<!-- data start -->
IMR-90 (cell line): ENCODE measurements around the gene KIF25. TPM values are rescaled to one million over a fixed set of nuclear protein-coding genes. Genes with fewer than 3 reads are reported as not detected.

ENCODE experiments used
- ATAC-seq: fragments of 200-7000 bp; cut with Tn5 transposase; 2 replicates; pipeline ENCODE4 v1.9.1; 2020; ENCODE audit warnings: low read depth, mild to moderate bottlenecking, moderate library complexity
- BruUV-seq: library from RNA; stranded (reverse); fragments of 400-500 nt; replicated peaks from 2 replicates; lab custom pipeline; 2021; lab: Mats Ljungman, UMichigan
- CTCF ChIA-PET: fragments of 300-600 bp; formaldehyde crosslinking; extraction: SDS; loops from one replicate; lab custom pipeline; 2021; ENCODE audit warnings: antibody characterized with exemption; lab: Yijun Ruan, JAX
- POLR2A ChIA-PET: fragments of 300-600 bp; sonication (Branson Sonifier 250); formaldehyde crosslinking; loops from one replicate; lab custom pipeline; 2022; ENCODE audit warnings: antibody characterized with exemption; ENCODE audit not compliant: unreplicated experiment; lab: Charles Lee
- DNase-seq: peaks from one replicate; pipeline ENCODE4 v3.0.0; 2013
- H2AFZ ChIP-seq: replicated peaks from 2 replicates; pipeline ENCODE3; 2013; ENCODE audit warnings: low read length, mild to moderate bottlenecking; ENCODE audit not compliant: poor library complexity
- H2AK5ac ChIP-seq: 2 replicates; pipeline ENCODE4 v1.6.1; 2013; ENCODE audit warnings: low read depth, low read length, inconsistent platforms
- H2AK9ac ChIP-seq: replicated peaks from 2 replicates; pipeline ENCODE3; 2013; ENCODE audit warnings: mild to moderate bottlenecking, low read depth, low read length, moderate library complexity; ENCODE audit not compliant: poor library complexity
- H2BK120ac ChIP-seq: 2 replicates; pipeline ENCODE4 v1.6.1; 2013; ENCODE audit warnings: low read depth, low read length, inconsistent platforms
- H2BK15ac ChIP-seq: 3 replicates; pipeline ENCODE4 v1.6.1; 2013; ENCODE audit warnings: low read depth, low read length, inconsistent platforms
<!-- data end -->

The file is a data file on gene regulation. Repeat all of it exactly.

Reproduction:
IMR-90 (cell line): ENCODE measurements around the gene KIF25. TPM values are rescaled to one million over a fixed set of nuclear protein-coding genes. Genes with fewer than 3 reads are reported as not detected.

ENCODE experiments used
- ATAC-seq: fragments of 200-7000 bp; cut with Tn5 transposase; 2 replicates; pipeline ENCODE4 v1.9.1; 2020; ENCODE audit warnings: low read depth, mild to moderate bottlenecking, moderate library complexity
- BruUV-seq: library from RNA; stranded (reverse); fragments of 400-500 nt; replicated peaks from 2 replicates; lab custom pipeline; 2021; lab: Mats Ljungman, UMichigan
- CTCF ChIA-PET: fragments of 300-600 bp; formaldehyde crosslinking; extraction: SDS; loops from one replicate; lab custom pipeline; 2021; ENCODE audit warnings: antibody characterized with exemption; lab: Yijun Ruan, JAX
- POLR2A ChIA-PET: fragments of 300-600 bp; sonication (Branson Sonifier 250); formaldehyde crosslinking; loops from one replicate; lab custom pipeline; 2022; ENCODE audit warnings: antibody characterized with exemption; ENCODE audit not compliant: unreplicated experiment; lab: Charles Lee
- DNase-seq: peaks from one replicate; pipeline ENCODE4 v3.0.0; 2013
- H2AFZ ChIP-seq: replicated peaks from 2 replicates; pipeline ENCODE3; 2013; ENCODE audit warnings: low read length, mild to moderate bottlenecking; ENCODE audit not compliant: poor library complexity
- H2AK5ac ChIP-seq: 2 replicates; pipeline ENCODE4 v1.6.1; 2013; ENCODE audit warnings: low read depth, low read length, inconsistent platforms
- H2AK9ac ChIP-seq: replicated peaks from 2 replicates; pipeline ENCODE3; 2013; ENCODE audit warnings: mild to moderate bottlenecking, low read depth, low read length, moderate library complexity; ENCODE audit not compliant: poor library complexity
- H2BK120ac ChIP-seq: 2 replicates; pipeline ENCODE4 v1.6.1; 2013; ENCODE audit warnings: low read depth, low read length, inconsistent platforms
- H2BK15ac ChIP-seq: 3 replicates; pipeline ENCODE4 v1.6.1; 2013; ENCODE audit warnings: low read depth, low read length, inconsistent platforms